If you are considering withdrawing from an opioid addiction (also called) opiate) Drug – a prescription pain reliever like oxycodone, or an illegal narcotic like heroin – you probably know that you are going to have a difficult time. But you may not know how much drug withdrawal help is out there when you’re ready to reach your goal.
Here you will find important information that will get you on your way.
Note: When the word “drug” appears in this article, it means an opioid drug.
What Causes Drug Withdrawal Symptoms?
Long-term use of opioids changes the way the nerve cells in your brain work. They only need the drug to do their normal jobs and when they stop getting it, especially “cold turkey”, they don’t like it. They inform you by triggering the withdrawal symptoms.
How uncomfortable are the symptoms of drug withdrawal?
Drug withdrawal is generally not life threatening, but if you become addicted to drugs you can potentially develop very uncomfortable withdrawal symptoms. It is good to know them beforehand and prepare for them so that you are less tempted to give up your addiction and relapse.
Drug withdrawal: phase 1. During the first 24 hours, you can expect the following symptoms:
- Runny nose
- tears in the eyes
- Excessive yawning
- Heavy sweating
Drug withdrawal: phase 2. If you continue with your withdrawal, here is what you are likely to experience:
- Fast heartbeat
- high blood pressure
- Nausea and vomiting
- Stomach cramps
- Dilated pupils (and possibly blurred vision)
No question about it, you will feel uncomfortable during this time. But don’t give up!
Your symptoms should improve in about 72 hours – and you can look forward to feeling much better in about a week, close to your normal self.
Drug withdrawal: phase 3. If you “get involved” with your withdrawal experience, some long-term withdrawal symptoms, or rather withdrawal, may appear Problemsas they tend to express themselves through emotions and behaviors.
Main withdrawal methods
First, understand that successful drug withdrawal begins with support. You shouldn’t be alone in your fight, which can be dangerous in an emergency.
Detoxification systems (“Detox”). Here you can get all the support you need not only for your drug withdrawal, but also for your overall health. In a detox facility you are:
- Sure, with trained people to look after you
- According to a personalized treatment plan
- Monitored by healthcare professionals and treated for symptoms or complications if necessary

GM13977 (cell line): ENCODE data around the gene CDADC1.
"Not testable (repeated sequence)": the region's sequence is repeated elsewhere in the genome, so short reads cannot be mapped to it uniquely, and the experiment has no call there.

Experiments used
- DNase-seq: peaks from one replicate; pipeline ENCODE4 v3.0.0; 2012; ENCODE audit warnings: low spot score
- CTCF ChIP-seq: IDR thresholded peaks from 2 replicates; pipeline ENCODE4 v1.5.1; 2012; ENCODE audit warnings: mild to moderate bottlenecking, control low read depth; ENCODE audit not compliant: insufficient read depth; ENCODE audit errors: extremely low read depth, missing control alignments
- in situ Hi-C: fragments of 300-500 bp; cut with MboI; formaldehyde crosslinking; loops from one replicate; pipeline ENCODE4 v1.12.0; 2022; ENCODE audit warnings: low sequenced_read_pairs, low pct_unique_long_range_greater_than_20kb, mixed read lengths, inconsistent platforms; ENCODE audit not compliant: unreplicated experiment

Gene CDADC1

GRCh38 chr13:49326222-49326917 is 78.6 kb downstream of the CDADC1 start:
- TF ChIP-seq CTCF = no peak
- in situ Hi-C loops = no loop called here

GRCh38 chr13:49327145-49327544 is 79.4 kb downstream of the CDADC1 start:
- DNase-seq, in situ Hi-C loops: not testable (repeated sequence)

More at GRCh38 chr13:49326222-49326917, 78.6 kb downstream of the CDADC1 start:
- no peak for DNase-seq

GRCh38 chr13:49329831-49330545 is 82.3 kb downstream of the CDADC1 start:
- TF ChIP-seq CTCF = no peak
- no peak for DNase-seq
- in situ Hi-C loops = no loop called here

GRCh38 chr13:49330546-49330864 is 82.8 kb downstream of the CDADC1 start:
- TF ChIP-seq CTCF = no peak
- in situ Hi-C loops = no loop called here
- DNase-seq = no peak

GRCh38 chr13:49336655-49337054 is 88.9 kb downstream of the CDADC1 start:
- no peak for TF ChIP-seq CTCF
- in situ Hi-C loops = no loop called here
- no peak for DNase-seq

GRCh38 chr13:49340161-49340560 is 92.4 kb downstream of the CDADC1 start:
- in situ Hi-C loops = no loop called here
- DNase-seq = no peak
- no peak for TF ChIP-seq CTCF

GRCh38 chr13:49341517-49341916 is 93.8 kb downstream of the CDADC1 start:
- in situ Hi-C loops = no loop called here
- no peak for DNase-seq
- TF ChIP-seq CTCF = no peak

- Helped follow a healthy daily routine including staying hydrated and eating right
- Constant encouragement and help planning how to continue your recovery when you leave the facility
Take off at home. For some people, drug withdrawal in a detox facility is not the first choice, for example due to real or imaginary loss of social status, inconvenience, financial problems, or concerns about the level of comfort (or even other patients). .
If this sounds like you or someone close to you, a home hood may be an option as long as you’re not alone and close at hand 1) your doctor’s contact information (including an outside office phone number) and 2) the number of friends Family members and other health professionals who you may need to contact quickly. Of course, don’t forget 911 in an emergency.
Here are some tips on how to withdraw from drug addiction at home:
Get hold of the foods and drinks you like – especially drinks. It is very important that you do not become dehydrated during this time. If you do, you could end up in the hospital. Drink plenty of water, of course. You might also consider replacing drinks like Gatorade or even Pedialyte with electrolyte.
You can also use over-the-counter drugs and products to help you manage your symptoms. These include:
- Loperamide (Imodium) for diarrhea (which contributes to dehydration)
- Meclizine (Bonine or Antivert) or dimenhydrinate (Dramamine) for nausea
- Acetaminophen (Tylenol) or an NSAID such as ibuprofen (Advil, Motrin) to relieve muscle pain
Only take these products as directed and never more than the recommended dose. If they aren’t doing enough to relieve your symptoms, contact your doctor.
What should i know?
Do everything to feel safe and comfortable. Have lots of pleasant distractions, like movies, books, and video games; a fan if you sweat a lot; and additional beds for the same reason. If you are alone in your house or apartment, make sure someone close to you knows you are starting the withdrawal process and that he or she will check you out at least once a day.